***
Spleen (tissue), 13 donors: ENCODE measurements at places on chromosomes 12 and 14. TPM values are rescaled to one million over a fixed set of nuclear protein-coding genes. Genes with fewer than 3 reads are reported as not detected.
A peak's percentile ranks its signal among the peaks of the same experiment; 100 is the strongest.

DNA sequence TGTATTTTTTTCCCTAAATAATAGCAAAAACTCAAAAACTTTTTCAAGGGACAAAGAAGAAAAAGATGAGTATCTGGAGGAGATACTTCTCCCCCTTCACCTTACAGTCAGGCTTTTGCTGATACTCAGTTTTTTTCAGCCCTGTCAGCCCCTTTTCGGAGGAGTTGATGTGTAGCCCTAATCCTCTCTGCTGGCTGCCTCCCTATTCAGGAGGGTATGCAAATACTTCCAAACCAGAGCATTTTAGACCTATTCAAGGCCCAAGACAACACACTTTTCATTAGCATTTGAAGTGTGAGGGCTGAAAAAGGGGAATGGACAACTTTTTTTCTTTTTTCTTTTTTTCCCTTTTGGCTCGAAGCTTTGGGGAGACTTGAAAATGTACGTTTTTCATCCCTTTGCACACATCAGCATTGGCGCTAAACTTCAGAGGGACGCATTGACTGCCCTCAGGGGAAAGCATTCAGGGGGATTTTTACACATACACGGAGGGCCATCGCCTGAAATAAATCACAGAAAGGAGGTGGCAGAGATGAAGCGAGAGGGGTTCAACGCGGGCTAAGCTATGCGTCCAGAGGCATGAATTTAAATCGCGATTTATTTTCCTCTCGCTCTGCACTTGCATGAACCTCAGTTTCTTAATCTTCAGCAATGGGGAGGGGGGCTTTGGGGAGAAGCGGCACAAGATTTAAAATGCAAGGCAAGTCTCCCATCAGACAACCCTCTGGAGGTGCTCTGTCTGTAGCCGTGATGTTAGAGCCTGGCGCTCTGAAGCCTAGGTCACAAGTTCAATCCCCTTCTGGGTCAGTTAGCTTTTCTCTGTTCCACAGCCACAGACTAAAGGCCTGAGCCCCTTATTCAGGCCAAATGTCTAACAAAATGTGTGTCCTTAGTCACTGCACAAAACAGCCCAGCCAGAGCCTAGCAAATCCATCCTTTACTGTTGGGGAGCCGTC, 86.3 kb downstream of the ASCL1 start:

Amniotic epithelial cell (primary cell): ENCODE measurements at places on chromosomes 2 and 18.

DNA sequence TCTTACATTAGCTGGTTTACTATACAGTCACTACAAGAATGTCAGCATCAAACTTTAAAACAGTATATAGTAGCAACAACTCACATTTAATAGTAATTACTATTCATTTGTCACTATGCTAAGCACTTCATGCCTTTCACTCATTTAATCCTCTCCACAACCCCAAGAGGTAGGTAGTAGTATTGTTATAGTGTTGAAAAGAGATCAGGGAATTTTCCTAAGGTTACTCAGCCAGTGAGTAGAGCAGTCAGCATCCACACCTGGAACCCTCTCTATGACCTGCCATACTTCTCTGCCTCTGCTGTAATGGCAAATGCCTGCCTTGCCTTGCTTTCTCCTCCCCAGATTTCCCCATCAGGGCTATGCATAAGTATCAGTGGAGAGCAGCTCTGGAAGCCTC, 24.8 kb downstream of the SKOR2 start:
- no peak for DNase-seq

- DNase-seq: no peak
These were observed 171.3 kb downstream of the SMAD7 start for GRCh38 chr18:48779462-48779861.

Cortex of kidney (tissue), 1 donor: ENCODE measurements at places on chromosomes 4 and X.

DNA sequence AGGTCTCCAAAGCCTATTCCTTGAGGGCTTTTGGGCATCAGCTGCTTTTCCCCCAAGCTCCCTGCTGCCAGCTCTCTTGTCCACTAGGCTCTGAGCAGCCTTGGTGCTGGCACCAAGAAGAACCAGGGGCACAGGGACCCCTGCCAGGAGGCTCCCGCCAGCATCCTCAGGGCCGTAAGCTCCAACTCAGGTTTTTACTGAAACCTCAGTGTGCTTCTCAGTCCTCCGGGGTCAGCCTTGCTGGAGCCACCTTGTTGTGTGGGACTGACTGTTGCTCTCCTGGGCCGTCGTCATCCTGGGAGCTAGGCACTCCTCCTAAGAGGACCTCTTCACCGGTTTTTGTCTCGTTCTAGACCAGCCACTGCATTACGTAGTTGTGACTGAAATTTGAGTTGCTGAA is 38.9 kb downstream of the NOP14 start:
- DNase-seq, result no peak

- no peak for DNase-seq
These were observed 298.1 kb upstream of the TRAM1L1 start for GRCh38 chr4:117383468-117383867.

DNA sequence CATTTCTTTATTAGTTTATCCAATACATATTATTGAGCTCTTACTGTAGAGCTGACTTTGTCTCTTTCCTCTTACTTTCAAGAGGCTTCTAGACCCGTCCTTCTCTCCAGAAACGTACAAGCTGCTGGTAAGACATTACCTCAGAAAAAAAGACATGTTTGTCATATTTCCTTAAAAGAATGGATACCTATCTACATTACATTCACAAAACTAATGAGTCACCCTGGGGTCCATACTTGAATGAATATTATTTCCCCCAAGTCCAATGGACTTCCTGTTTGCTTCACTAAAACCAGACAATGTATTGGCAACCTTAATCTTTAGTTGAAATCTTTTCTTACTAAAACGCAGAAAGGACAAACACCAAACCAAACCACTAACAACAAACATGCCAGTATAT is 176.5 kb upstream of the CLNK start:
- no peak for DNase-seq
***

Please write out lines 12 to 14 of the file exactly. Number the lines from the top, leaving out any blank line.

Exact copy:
- no peak for DNase-seq
These were observed 298.1 kb upstream of the TRAM1L1 start for GRCh38 chr4:117383468-117383867.

DNA sequence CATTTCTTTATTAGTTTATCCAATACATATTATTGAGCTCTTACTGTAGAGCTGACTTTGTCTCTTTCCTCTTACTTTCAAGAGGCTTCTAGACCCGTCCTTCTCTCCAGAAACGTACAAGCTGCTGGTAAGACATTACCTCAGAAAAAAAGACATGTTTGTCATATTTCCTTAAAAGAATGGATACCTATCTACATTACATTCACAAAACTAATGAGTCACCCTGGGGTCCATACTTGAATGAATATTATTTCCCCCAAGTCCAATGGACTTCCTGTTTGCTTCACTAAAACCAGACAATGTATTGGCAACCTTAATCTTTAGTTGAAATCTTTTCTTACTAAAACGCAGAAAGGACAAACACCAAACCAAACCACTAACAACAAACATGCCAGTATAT is 176.5 kb upstream of the CLNK start: